2017 Mazda MX-5 RF Review

Mazda MX 5 RF

Small sports cars may be too compact for 6ft tall motoring journalist, Tim Barnes-Clay, but Tim was more than happy to travel to Devon to try one of the first MX-5 RF’s out.

Retractable Fastback

Okay, what does ‘RF’ mean? All it stands for is ‘Retractable Fastback’, but it’s not just the moniker that differentiates itself from the regular MX-5 – the RF has its own, distinct look.

Roof Down

You could argue this isn’t the time of year to have the roof down, but this is the whole point of the RF; if you’re too cold the car looks just as good with the roof up. Personally, I think it looks better. However, I suffer for my ‘art’, so I froze my poor bald bonce by driving a great swathe of the Devon with no roof up. It’s easy to get the MX-5 RF’s top to drop. The best time to press the switch to make the car’s roof and rear window fold away is when you’re stationary. But, if you’re in a hurry, you can get away with this action up to 6mph. After that, the car warns you it’s a ‘no go’. The electronic stowage action is over in 13 seconds, and then you’re left with the ‘fastback’ portion which gives some decent shelter against the British climate.

Performance

The MX-5 RF is available with a 131PS 1.5-litre unit, or you can up the fun by going for the Japanese automaker’s 160PS 2.0-litre lump. The latter is the version I drove. If you don’t like changing gears yourself you can choose an RF with automatic transmission, but I’d advise staying with Mazda’s six-speed manual ‘box. The diminutive gearstick feels good in the hand and it finds the cogs with precision – making for a more engaging drive. The 2.0-litre power unit is brisk, with 0-62mph arriving in 7.3 seconds. But it needs some work to get the best out of it – and that’s where the driver comes in – helping the car with the revs by hanging onto the gears and really pushing the RF. It all makes for a pleasurable experience – particularly when the Mazda’s engine and lively exhaust notes make themselves heard.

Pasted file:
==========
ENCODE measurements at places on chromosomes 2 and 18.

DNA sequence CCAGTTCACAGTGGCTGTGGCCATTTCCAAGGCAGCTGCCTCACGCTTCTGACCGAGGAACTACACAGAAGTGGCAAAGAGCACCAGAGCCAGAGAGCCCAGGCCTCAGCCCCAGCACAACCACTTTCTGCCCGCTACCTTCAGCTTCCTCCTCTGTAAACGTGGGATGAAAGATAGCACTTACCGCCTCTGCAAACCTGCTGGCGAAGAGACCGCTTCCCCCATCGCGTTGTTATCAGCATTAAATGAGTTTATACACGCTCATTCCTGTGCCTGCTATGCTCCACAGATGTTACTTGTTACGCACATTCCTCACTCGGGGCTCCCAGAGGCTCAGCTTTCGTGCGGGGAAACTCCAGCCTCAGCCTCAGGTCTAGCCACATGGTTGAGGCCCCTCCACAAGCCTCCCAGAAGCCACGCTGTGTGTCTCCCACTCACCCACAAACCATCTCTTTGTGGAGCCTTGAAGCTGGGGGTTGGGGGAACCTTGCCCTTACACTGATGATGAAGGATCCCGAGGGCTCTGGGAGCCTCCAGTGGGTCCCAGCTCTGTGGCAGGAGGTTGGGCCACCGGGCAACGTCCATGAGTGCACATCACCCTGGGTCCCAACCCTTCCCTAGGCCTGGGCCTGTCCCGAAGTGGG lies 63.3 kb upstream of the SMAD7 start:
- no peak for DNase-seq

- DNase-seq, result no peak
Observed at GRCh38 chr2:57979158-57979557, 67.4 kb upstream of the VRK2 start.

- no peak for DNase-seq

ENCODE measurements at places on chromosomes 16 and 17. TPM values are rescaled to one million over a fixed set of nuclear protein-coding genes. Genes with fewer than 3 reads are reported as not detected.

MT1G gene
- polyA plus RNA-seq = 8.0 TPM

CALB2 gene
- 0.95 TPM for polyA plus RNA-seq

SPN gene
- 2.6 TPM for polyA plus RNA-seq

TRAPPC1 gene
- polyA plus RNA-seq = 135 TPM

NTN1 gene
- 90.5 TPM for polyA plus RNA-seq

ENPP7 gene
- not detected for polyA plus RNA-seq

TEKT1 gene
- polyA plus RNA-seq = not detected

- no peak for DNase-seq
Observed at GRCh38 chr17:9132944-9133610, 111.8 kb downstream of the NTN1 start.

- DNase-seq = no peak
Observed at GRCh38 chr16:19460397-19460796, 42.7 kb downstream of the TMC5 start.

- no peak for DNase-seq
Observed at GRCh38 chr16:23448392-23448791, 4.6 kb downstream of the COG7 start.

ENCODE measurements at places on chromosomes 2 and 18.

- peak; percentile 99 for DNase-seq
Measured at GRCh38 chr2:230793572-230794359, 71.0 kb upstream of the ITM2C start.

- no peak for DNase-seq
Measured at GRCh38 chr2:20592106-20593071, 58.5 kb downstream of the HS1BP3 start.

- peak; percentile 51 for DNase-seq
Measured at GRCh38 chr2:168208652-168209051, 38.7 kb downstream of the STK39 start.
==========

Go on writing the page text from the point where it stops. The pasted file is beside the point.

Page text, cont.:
Handling

The Mazda MX-5 RF’s fixed roof segments make the car 45kg weightier than the normal MX-5, but the RF has been engineered so that it handles as sweetly as the lighter model. I found I could drive into twisty turns of tarmac zealously; the steering is utterly exact and the RF feels thoroughly balanced in the bends. All this keeps you well within the boundaries of safety. It also rides well, mopping up road imperfections far better than some bigger, less sports-oriented motors.

Wind Noise

What the new 2017 Mazda MX-5 RF can’t do, though, is silence the whistling wind. It quells road and tyre rumble better than the MX-5 Convertible, but even with the roof up, it still sounds blustery. That said; once the roof is dropped, you are protected from a pummelling by the fastback segment – and at that point you embrace the sound of the wind rather than fighting against the din.

Cabin

Inside, the tiny cockpit is very much the same as the usual MX-5. The only real alteration is a fresh colour screen that’s in the driver’s instrument housing. As with all MX-5’s, there’s only room for two-up and if, like me, you’re tall and not particularly skinny, it’s a snug place to be. The boot isn’t massive – obviously – but a couple of holdalls and some shopping bags will fit in. That’s not bad, considering you can get this loaded up with the roof in place or stowed away.

Verdict

So, if you’re in the market for a car that has a removable roof section, but isn’t a full drop-top, then this Targa bodied MX-5 RF could well be for you. The new model protects you from the worst of the weather, while giving you that wind in your hair (and ears) experience. Ultimately, the RF delivers just as much fun as the MX-5 Convertible, but in a slightly more relaxed way. It also looks, dare I say it, more masculine with its fastback styling. But having a clever roof and a different look comes at a price – an extra £2000 over the traditional MX-5. In my opinion, it’s worth it for the bolder, sleeker shape alone, but then beauty is always in the eye of the beholder. Why not contact Perrys Mazda dealerships to find out more?

Pros ‘n’ Cons

  • Looks √
  • Performance √
  • Handling √
  • Roof √
  • Wind Noise X

Fast Facts (2.0i SE-L Nav – as tested)

  •  Max speed: 133 mph
  • 0-62 mph: 7.3 secs
  • Combined mpg: 40.9
  • Engine layout: 1998cc 4-cylinder petrol
  • Max. power (PS): 160
  • CO2: 161 g/km
  • Price: £23,095